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Editorial: Defining reasonable

When do reasonable requests become something more?

When does annoying persistence become harassment?

Undoubtedly there are personalities, perceptions and intentions that come into play — and, of course state law — particularly when such requests include what can be called “the people’s business.”

That’s what makes what’s happening in Ashfield a tricky affair.

Public records should and must be available to anyone coming forward, no questions asked. For many decades, The Recorder has taken the lead locally in making sure that local governments are sensitive to the law’s mandate that their business be conducted in public.

But in return, the person making the request should understand fulfilling such requests takes time and that multiple requests will take even longer. This is especially true when the requests are made to a town hall where the staff is limited to essentially a handful of employees.

Finding the balance in Ashfield is made even harder given that there’s animosity that’s been building over time.

Does a request for digital copies of 192 emails from the Board of Health seem excessive? Yes, given the official time frame of 10 days to respond to each request and considering that there have been a number of other requests from the same individual.

Is the fact that most of the requests coming from three individuals this year — at a pace that looks to more than double the number of requests from 2012 — indicate that there’s something more going on beyond information gathering? Probably, though this again goes to intent and without the individuals offering their own public explanation at this point, it remains speculative that part of the motive here involves harassment.

And where do duplicate requests for same or similar information coming from the same individuals fall?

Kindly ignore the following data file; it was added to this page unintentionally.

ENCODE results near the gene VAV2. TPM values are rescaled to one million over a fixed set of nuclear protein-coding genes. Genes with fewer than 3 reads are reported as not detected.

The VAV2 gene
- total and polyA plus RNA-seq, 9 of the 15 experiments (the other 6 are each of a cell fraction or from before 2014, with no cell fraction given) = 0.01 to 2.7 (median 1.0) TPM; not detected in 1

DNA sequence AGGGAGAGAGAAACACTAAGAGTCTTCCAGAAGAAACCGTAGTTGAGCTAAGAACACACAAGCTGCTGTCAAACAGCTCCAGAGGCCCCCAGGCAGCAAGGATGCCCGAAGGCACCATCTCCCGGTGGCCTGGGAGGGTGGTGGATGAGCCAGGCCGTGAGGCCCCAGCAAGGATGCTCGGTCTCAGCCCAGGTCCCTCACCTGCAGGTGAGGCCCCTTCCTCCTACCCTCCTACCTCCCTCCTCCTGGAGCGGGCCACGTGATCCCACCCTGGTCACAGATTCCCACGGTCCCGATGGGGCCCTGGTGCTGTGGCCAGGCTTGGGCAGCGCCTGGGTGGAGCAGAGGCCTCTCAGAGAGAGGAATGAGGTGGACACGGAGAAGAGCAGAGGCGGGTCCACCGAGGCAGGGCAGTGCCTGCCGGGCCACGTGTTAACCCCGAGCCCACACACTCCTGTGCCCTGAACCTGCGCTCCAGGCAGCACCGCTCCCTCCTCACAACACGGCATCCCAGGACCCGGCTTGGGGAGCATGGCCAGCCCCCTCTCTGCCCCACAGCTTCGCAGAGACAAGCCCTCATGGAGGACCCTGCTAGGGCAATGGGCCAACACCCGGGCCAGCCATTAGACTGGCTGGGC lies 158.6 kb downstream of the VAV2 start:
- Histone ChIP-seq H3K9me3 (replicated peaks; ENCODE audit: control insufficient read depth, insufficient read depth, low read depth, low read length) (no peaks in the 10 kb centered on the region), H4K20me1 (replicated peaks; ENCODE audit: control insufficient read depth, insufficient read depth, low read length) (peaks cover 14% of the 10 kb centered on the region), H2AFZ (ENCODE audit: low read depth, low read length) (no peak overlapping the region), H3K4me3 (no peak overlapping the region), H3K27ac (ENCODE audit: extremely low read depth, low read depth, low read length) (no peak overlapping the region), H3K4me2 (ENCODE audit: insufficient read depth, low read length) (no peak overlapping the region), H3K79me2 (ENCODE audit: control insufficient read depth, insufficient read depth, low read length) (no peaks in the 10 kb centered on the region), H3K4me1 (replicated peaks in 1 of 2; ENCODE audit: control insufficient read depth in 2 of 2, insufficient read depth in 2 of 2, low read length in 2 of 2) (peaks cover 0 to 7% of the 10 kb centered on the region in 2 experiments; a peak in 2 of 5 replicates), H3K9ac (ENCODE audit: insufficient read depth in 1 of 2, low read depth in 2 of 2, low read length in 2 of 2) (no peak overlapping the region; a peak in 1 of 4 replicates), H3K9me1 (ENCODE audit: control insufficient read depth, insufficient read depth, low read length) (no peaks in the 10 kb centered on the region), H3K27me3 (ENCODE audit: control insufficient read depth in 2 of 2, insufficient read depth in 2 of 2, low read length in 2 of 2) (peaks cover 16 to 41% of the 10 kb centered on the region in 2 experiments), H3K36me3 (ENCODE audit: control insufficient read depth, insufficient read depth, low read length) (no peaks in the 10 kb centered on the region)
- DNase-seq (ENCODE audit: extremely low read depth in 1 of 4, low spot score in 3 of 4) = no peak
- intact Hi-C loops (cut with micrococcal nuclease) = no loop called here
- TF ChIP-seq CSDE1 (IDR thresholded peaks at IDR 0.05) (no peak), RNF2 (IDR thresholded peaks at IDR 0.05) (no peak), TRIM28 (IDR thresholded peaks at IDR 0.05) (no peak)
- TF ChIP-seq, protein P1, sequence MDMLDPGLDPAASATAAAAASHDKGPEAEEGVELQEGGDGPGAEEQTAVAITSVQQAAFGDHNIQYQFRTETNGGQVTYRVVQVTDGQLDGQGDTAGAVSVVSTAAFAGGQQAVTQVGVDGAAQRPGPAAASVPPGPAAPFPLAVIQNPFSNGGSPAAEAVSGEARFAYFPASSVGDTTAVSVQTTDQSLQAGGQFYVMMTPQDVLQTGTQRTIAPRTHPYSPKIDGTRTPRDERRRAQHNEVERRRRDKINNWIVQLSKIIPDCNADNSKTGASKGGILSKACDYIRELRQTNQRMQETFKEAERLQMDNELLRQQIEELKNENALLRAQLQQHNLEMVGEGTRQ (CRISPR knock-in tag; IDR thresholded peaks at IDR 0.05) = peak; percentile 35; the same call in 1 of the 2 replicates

We know what selectmen, some town employees and some resident, think.

The board has decided that it’s putting a group of individuals on notice that they won’t be complying with the request. “I don’t believe it’s a long-term solution and I believe the attorney general would get involved,” selectmen’s Chairman Tom Carter said during a board vote to adopt this position.

While Carter did say he thinks the town’s action will bring about a reaction from the AG’s office, he’s also hoping that it might bring about a change in the regulations.

Instead of waiting to hear from the AG, we think Ashfield should take a proactive approach and contact the state first. Doing so might allow for more of a dialogue between the town and the state that might lead to an answer as to how the matter should be handled.

And Ashfield officials should also look into what should be charged for billable research hours. Here, too, the state may be able to provide practical guidance. That way if the town has no other recourse, then it should be getting equitable compensation for its work. And if that has impact of having people think carefully about their requests, then that relieves some of the pressure on town hall staff.

The overall idea here is for a balance between providing people the information they are entitled to and their other work. That’s something that all residents should understand and accept.

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